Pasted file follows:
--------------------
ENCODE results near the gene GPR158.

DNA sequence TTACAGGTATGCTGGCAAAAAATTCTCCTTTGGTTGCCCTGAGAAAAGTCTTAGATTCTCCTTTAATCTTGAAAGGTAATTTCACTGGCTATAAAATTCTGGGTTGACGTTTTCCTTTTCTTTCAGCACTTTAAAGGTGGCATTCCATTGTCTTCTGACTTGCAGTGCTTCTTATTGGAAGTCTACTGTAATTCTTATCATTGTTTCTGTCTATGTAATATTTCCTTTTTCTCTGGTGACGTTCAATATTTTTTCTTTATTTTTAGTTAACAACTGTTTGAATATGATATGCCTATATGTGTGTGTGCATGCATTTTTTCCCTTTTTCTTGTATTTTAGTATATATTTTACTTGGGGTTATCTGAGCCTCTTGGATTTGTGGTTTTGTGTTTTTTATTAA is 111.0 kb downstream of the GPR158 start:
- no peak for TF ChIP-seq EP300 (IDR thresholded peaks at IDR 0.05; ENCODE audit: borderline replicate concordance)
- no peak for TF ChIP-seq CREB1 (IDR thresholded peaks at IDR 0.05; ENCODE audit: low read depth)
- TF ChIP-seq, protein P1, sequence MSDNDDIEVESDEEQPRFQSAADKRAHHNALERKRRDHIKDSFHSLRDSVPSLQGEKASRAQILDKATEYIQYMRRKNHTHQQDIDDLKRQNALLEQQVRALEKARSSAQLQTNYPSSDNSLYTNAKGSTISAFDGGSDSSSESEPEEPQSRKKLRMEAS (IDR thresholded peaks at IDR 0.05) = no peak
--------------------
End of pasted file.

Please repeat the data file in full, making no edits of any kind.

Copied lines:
ENCODE results near the gene GPR158.

DNA sequence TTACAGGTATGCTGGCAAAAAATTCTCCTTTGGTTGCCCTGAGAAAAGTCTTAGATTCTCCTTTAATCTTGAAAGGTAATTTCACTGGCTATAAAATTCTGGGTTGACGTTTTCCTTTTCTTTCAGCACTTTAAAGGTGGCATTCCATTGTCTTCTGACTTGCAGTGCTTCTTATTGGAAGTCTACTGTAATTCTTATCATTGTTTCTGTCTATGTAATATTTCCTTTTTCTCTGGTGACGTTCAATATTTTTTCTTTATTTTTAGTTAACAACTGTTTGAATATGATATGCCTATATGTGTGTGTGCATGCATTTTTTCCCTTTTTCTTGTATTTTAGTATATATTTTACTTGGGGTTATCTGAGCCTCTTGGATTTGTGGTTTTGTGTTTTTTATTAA is 111.0 kb downstream of the GPR158 start:
- no peak for TF ChIP-seq EP300 (IDR thresholded peaks at IDR 0.05; ENCODE audit: borderline replicate concordance)
- no peak for TF ChIP-seq CREB1 (IDR thresholded peaks at IDR 0.05; ENCODE audit: low read depth)
- TF ChIP-seq, protein P1, sequence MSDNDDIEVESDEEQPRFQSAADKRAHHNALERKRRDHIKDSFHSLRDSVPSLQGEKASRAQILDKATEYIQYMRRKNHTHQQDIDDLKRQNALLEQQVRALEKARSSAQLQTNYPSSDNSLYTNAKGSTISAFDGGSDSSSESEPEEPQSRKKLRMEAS (IDR thresholded peaks at IDR 0.05) = no peak